Pop the cliché over-centre bonnet catches, insert the ignition key in the appropriate mid-grille slot and then, having searched for and located the safety catch, you will find the power unit. Its mildly raucous 2.2-litre turbo-diesel engine develops a worthy 200bhp, allied to a rock-hauling 331lbs ft of torque (Wrangler can tow almost 1.5-tonnes), which is enough for it to surge from 0-60mph in a mildly alarming 8.6s, before topping out at an aerodynamically restricted 112mph. Emitting CO2 at a far from tax-friendly rate of 198g/km (not helped by its five years’ worth of £465 annual fees, due to its over-£40,000 price tag), at least its cleansed diesel-glugging consumption (aided by AdBlu) is a more modest 37.7mpg. All of this is achieved by driving through a thoroughly modern, eight-speed automatic gearbox that can be manually operated (useful when off-roading) by slotting the substantial selector (complete with red trigger) to the left of the usual PRNDL gate.

Coil-sprung and on high-pressure gas dampers all-round and with more combined off-road armoury than an ISIS-bound cruise missile (and as much propensity to use it), the latest Jeep Wrangler is also the most capable ever. If you were not aware, EVERY Jeep is required to pass the ‘Rubicon Test’, a self-inflicted destruction-fest that reveals much about the brand’s innate pride, and this model, even on road-biased tyres, passed with flying colours. Possessing an open front axle and a limited-slip rear (both made by US specialist, Dana), this Wrangler is really packing heat.

Pay attention and, apart from the lack of return bias to its steering, its on-road manners are charming, the car possessing a moderately comfortable ride quality and a loping, mile-eating gait (80mph indicated equates to just 2,000rpm). A moderately tight turning circle ensures that both in-town and off-road manoeuvring is a doddle, aided by the in-built reversing camera that also seems to be the best example of its type that I have ever used. The popular but undesirable characteristic of ‘head sway’ is present most of the time, only billiard table smooth surfaces not causing the sometimes-unsettled jostling of occupants.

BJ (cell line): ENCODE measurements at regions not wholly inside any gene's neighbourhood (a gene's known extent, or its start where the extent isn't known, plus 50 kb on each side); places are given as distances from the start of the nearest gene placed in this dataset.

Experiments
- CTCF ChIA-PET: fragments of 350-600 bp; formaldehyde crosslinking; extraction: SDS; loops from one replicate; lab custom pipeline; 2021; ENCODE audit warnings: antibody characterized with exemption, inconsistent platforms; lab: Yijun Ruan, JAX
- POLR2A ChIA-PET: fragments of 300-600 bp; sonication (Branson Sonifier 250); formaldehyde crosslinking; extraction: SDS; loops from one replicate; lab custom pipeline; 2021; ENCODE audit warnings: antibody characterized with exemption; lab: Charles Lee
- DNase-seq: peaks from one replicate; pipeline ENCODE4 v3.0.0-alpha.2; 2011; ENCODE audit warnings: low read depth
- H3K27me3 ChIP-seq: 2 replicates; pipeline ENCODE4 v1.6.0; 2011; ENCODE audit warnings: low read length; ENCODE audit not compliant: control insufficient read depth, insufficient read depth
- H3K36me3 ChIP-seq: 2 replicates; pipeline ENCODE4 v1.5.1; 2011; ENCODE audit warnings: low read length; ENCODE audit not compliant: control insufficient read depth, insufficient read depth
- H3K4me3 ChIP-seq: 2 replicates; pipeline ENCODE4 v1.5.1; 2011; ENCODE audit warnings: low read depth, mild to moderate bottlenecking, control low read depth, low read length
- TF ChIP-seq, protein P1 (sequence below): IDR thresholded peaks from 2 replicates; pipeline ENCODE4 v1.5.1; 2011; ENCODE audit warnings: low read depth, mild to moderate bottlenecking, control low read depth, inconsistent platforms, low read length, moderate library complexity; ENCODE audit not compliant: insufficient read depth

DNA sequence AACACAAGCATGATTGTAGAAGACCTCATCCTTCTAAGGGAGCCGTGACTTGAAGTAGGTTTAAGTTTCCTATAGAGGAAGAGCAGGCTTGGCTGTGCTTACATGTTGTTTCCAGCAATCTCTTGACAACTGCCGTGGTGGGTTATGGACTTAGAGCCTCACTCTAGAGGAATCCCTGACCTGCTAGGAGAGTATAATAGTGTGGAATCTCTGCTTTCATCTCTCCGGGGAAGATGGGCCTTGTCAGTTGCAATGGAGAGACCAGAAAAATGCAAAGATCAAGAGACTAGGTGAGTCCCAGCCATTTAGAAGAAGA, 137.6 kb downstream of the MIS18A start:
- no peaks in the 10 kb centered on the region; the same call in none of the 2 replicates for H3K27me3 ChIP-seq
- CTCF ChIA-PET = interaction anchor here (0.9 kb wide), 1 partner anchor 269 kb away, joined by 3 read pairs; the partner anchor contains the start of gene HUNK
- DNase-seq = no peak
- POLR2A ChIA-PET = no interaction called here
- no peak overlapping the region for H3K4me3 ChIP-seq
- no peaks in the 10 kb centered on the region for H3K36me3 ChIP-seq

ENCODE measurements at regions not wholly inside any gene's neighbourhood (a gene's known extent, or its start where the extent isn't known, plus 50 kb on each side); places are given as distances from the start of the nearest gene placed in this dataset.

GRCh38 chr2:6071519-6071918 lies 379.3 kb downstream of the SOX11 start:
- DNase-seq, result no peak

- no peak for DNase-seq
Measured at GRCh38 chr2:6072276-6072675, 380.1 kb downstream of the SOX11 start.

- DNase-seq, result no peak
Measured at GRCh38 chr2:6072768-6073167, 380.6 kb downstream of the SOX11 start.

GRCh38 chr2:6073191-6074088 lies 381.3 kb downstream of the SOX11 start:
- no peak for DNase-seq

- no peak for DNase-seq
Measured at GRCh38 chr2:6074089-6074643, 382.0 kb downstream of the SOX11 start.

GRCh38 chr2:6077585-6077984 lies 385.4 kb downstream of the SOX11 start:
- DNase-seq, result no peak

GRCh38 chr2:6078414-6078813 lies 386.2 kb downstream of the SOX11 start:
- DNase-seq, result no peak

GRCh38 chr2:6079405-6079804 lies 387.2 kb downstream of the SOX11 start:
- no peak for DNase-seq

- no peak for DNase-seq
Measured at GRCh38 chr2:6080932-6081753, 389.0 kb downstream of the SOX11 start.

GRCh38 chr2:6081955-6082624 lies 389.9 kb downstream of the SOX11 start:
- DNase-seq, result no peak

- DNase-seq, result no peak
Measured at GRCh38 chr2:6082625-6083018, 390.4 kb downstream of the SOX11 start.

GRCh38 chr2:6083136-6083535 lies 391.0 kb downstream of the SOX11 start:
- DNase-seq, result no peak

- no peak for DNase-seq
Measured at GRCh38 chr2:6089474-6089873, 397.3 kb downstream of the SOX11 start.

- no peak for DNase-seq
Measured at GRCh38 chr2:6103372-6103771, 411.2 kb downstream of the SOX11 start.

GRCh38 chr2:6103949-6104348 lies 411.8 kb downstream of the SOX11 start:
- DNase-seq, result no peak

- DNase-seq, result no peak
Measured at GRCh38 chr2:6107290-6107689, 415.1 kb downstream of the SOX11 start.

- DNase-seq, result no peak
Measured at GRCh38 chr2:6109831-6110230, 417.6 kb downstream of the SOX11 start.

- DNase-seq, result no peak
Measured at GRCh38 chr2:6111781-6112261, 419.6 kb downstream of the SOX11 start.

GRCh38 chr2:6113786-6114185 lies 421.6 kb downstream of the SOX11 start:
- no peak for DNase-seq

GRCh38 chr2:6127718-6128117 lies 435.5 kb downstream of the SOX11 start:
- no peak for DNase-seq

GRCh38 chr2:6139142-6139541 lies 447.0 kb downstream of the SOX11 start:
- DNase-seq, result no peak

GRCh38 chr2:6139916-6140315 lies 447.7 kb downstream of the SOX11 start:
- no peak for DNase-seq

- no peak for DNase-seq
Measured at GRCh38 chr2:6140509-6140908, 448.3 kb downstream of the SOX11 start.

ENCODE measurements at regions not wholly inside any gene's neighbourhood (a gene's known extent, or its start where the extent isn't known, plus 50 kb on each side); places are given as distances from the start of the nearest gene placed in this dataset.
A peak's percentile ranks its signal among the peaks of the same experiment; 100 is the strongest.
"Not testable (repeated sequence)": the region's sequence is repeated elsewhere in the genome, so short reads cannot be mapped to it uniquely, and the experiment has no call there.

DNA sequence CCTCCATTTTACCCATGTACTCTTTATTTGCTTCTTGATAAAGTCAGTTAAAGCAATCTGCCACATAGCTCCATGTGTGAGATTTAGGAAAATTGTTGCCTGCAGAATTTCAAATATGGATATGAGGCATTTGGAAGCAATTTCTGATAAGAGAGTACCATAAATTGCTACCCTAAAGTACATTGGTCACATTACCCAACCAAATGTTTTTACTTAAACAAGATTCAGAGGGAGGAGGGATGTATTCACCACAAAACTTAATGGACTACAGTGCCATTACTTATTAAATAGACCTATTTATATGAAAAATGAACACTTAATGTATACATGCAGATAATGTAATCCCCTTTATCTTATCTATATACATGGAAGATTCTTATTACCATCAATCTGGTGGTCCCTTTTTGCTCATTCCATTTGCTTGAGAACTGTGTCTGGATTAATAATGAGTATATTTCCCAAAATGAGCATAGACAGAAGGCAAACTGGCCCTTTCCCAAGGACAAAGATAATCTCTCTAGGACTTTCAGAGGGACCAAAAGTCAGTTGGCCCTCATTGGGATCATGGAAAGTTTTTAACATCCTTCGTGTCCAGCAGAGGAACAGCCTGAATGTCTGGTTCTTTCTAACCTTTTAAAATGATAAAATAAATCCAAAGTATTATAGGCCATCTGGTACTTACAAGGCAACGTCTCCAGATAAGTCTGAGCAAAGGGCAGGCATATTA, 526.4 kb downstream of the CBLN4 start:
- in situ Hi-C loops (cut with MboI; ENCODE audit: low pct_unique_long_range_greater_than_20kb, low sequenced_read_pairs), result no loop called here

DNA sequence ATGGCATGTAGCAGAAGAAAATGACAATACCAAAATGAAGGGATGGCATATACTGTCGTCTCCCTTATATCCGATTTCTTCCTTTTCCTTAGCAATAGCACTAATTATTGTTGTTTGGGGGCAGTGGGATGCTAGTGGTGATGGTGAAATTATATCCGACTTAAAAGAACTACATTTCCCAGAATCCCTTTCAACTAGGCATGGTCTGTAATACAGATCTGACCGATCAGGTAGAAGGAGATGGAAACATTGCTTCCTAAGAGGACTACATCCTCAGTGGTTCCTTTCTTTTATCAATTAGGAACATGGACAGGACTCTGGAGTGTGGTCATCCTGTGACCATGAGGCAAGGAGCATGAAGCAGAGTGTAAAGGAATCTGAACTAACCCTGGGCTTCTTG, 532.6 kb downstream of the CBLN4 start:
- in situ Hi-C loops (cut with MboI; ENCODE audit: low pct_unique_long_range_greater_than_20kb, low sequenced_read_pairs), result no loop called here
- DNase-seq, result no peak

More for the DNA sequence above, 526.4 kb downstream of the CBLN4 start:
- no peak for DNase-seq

The Wrangler’s cockpit is a hearty mismatch of semi-luxurious, double-stitched leatherette and naked fibreglass (those removable roof-panels), with colourful dashboard contents and the Jeep corporate touchscreen that controls just about everything. The stereo controls are located behind the cross-spokes of the tiller, while the content of the small graphics screen, located between speedo and rev-counter, can be altered using the pushbuttons on the visible side of the wheel.

When not clashing cranium with purposeful roll-cage, there is enough space for well-judged jaunts but, much beyond short hauls and show-off shopping trips, this car’s real purpose lies in promoting fun, wherever you can get it, a factor not helped by its (pre-dealer discount) list price of £44,865, bolstered by a £1,500 Launch Edition luxury pack and £775 for the Granite Crystal metallic paint finish premiums.

However, as a largely out-of-step example of ex-militaria, the Jeep either takes the biscuit, or fulfils your wildest and most explorative dreams. I make zero apology for stating that I love it to death…but, then, I am not the person whom can afford to acquire an example. Therefore, it’s time to don the chequered shirt and RayBans! As we enter an era of EV ‘purity’, the Jeep Wrangler might well be the Last Chance Saloon in antediluvian motoring terms but its total lovability, nay, desirability, cannot be overstated.